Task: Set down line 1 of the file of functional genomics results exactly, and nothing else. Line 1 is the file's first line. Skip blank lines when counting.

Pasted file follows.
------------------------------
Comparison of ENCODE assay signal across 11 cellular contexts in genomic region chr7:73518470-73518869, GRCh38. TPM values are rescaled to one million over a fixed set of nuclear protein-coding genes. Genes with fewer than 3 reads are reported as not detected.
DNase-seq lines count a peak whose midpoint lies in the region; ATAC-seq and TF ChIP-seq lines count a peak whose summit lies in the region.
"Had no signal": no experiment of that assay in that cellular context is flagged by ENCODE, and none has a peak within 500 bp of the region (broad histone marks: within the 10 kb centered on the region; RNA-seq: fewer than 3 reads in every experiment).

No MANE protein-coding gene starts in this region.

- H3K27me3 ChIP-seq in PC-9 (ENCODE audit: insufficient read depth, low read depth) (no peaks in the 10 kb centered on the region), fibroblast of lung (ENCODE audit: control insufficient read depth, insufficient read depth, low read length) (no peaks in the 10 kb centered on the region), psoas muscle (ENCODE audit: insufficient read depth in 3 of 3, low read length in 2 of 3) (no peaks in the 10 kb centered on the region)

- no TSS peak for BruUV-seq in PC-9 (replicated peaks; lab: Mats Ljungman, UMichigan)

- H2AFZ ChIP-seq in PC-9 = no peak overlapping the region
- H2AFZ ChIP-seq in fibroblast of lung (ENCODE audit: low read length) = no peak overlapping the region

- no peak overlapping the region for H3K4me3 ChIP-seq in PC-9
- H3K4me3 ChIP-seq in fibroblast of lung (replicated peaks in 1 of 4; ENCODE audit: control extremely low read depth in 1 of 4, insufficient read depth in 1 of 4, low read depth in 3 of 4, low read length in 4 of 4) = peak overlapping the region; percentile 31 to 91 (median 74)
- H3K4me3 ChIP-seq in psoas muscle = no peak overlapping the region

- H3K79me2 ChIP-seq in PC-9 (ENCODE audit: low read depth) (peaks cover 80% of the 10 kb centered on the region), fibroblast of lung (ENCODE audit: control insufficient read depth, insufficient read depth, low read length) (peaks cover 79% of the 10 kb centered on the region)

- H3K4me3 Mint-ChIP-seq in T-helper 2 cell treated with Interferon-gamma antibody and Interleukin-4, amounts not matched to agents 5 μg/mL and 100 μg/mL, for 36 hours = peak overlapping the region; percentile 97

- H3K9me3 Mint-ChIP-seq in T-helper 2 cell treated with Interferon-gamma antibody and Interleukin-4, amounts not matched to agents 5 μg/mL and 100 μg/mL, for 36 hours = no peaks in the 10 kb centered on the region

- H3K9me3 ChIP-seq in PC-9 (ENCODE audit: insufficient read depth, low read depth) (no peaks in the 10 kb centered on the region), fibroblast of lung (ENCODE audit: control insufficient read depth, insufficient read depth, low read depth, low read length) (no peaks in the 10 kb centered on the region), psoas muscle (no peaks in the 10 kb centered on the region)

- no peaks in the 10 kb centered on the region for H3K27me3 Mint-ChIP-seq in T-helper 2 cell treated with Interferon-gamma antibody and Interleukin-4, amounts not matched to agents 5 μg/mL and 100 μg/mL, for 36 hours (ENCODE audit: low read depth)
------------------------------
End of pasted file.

Comparison of ENCODE assay signal across 11 cellular contexts in genomic region chr7:73518470-73518869, GRCh38. TPM values are rescaled to one million over a fixed set of nuclear protein-coding genes. Genes with fewer than 3 reads are reported as not detected.